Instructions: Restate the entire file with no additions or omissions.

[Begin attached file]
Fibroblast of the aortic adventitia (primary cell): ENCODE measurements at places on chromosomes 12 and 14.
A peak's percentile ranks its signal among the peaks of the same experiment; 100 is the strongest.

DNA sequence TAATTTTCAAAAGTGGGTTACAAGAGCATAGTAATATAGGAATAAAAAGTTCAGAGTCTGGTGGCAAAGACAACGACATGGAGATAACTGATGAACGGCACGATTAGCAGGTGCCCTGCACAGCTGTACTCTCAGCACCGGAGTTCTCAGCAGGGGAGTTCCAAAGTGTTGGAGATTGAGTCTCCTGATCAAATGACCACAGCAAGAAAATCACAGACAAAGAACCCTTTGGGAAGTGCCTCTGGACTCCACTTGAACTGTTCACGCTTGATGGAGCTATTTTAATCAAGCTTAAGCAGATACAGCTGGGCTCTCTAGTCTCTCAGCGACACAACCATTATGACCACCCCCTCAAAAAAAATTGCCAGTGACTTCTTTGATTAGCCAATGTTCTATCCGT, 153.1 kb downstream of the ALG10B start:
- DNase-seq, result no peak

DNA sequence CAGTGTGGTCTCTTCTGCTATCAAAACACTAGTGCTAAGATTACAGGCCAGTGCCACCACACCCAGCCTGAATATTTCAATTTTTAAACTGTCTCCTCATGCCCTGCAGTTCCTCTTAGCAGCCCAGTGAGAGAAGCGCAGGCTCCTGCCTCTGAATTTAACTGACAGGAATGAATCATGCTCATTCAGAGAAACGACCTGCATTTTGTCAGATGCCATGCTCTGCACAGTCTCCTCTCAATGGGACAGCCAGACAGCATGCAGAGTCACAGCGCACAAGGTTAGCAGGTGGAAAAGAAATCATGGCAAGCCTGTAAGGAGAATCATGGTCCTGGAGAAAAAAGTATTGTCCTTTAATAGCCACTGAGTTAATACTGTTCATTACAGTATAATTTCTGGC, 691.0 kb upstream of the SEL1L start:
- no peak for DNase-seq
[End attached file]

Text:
Fibroblast of the aortic adventitia (primary cell): ENCODE measurements at places on chromosomes 12 and 14.
A peak's percentile ranks its signal among the peaks of the same experiment; 100 is the strongest.

DNA sequence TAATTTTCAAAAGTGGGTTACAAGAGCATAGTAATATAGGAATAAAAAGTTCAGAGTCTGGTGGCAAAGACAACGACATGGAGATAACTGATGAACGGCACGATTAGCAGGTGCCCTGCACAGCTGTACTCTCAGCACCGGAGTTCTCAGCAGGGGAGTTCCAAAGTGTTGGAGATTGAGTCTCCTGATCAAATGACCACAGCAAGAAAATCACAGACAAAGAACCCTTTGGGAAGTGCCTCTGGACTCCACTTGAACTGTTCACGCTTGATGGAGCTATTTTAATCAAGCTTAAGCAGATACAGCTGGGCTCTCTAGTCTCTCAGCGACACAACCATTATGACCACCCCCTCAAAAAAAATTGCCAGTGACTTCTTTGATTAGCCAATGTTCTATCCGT, 153.1 kb downstream of the ALG10B start:
- DNase-seq, result no peak

DNA sequence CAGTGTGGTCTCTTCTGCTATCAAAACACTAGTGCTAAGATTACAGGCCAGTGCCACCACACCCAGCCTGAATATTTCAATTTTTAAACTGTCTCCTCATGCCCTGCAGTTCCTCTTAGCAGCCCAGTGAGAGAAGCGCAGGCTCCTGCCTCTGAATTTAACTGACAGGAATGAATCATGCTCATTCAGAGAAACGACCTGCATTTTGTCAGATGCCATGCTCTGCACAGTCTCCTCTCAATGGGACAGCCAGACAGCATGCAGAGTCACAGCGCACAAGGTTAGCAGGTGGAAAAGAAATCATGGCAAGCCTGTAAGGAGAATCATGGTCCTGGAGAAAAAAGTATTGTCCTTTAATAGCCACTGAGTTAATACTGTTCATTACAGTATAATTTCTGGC, 691.0 kb upstream of the SEL1L start:
- no peak for DNase-seq